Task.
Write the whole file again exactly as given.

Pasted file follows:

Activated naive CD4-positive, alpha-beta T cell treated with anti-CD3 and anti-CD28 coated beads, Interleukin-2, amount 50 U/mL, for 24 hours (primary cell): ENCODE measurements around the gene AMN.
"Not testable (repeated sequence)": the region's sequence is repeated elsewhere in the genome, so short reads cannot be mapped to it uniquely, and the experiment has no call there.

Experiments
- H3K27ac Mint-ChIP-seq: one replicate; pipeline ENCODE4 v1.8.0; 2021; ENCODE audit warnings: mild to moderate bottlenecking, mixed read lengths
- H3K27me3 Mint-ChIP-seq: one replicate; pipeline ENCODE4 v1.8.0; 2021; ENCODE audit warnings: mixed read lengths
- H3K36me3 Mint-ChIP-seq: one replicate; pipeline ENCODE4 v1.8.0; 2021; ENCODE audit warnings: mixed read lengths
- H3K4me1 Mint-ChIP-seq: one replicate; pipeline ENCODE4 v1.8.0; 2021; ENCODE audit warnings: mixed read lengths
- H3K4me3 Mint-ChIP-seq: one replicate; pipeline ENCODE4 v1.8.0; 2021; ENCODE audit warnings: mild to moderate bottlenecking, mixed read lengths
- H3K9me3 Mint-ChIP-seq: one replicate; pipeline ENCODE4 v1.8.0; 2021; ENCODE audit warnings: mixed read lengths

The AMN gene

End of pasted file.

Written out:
Activated naive CD4-positive, alpha-beta T cell treated with anti-CD3 and anti-CD28 coated beads, Interleukin-2, amount 50 U/mL, for 24 hours (primary cell): ENCODE measurements around the gene AMN.
"Not testable (repeated sequence)": the region's sequence is repeated elsewhere in the genome, so short reads cannot be mapped to it uniquely, and the experiment has no call there.

Experiments
- H3K27ac Mint-ChIP-seq: one replicate; pipeline ENCODE4 v1.8.0; 2021; ENCODE audit warnings: mild to moderate bottlenecking, mixed read lengths
- H3K27me3 Mint-ChIP-seq: one replicate; pipeline ENCODE4 v1.8.0; 2021; ENCODE audit warnings: mixed read lengths
- H3K36me3 Mint-ChIP-seq: one replicate; pipeline ENCODE4 v1.8.0; 2021; ENCODE audit warnings: mixed read lengths
- H3K4me1 Mint-ChIP-seq: one replicate; pipeline ENCODE4 v1.8.0; 2021; ENCODE audit warnings: mixed read lengths
- H3K4me3 Mint-ChIP-seq: one replicate; pipeline ENCODE4 v1.8.0; 2021; ENCODE audit warnings: mild to moderate bottlenecking, mixed read lengths
- H3K9me3 Mint-ChIP-seq: one replicate; pipeline ENCODE4 v1.8.0; 2021; ENCODE audit warnings: mixed read lengths

The AMN gene